Hope remains, like a wire-wrapped string
that sends its ground bass pulsating
under the ever-shifting harmonies
drifting on the breeze from afar.

by Esther Greenleaf Mürer

from Autumn Sky Poetry, Number 14, July 2009

Photo by Christine Klocek-Lim

An Ear-Full of Waxwing by Martin Willitts Jr.

An Ear-Full of Waxwing

—(An “ear-full” is the name for a collective of Waxwings)

Waxwings are not easily coaxed to a feeder.
I include cranberries,
sliced half-moons of grapes,
and pieces of apples.

Grandmother suggests
if I am quiet,
I can creep closer, see them nesting.

Her words challenge me to see which is quieter:
me, or the waxwings in flight,
or the sigh of a loose floorboard,
or a chicken feather coming loose.

I have seen them up close,
plump white bodies like a prototype baker,
a crest like a shark,
nesting in the edges
of woods where light hangs around
a long time past dark, near the fruit trees.

I almost don’t see them,
or recognize their high-pitched sseee call.

I almost stumble upon an ear-full of them:
yellow bellies, grey heads,
short, wide beaks, yellow tips on grey tails,
black masks around their eyes.

I can almost touch one,
hold one.

But I don’t.

I see a cup-shaped nest woven with silence,
using twigs, tugged-loose grasses,
cattail down, white blossoms,
string from a kite, black horsehair.
Their nest is about the size of my hands.

I could collect it,
bring it back to my grandmother,
a prize.

But I don’t.

The nest is perched,
teetering on a vine tangle.
It is about three inches deep, like a tea cup
on my grandmother’s shelf,
where she would stare into one cup,
seeing the future in tea leaves.

The nest is decorated on the outside
with fruiting grasses, oak and hickory catkins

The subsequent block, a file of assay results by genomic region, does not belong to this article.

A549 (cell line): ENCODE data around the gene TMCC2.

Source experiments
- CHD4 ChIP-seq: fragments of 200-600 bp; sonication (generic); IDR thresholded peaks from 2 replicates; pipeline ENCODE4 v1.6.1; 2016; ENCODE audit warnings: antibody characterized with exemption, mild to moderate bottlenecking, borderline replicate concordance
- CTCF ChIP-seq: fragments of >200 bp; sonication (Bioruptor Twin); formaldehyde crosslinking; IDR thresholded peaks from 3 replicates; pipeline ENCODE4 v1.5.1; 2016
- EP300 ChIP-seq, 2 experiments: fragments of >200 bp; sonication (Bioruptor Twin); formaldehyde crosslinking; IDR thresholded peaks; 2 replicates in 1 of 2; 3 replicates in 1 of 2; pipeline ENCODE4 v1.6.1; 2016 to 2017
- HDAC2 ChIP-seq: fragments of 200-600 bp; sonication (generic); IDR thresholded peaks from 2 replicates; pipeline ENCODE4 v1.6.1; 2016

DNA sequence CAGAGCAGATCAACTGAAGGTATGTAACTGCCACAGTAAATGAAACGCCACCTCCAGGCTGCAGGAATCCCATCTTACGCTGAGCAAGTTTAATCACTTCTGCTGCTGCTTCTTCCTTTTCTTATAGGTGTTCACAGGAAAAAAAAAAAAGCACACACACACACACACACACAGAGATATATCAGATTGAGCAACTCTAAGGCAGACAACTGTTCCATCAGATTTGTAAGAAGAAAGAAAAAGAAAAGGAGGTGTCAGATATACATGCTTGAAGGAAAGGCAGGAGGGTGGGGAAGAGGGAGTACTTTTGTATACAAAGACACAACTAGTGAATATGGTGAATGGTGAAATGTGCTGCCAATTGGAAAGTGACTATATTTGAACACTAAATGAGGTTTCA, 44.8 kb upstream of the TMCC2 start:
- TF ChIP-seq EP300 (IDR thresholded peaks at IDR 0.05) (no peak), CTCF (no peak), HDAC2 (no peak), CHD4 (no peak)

like the floral pattern on the tea cup.

I want this nest,
its fancy designs,
to offer to grandmother,
knitting her silence into psalms and prayers.

But I don’t.

There is a clutch of six eggs
with black spots
like my summer freckles.
There is a silence within the silence.

I hold my breath,
as an egg.
The pale blue eggs match the cloudless skies.

There is a way to gently enter the world:

it takes patience to move so slowly
that you are unnoticed,
blending in.

You must exit
the same way, like slow grace at supper.

I take back my memory to grandmother,
tell her about what I had learned:
the meaning of stillness.

There are some lessons one must learn the hard way,
the plain-spoken way,
the unspoken way of flight,

the way one turns a page in life like it is a book.

by Martin Willitts Jr.

Martin on Facebook

Editor’s Note: The conversational imagery of this poem gently guides the reader into an understanding of life, growth, and silence.

She, Barkeep, to Him, Barfly by Thomas DeFreitas

She, Barkeep, to Him, Barfly

Sometimes you’d really get to me, y’know?
Fifty-cent vocab and a slacker’s gut,
you’d guzzle Newcastle ’til you browned out
on the barstool where you left a pair of cheek-prints.

Still—lavish tipper! Oh, you’d never stiff me,
but really, forty percent? Shoot, you must have
wanted me more than the dark English stout
you’d use to ease your Niles Crane love-fluster.

I gave you grief. You took it straight, no chaser,
never flinching from my ashtray trash-talk,
my moods as changeable as late October.

I miss you sometimes, kid. You weren’t a jerk.
And I know I could be a piece of work.
And hey, good luck, I heard you’re getting sober.

by Thomas DeFreitas

Instagram: @thomasdef1969

Editor’s Note: This sonnet’s use of first person point of view illustrates a gritty narrative from the inside, inviting the reader into empathy without sentimentality.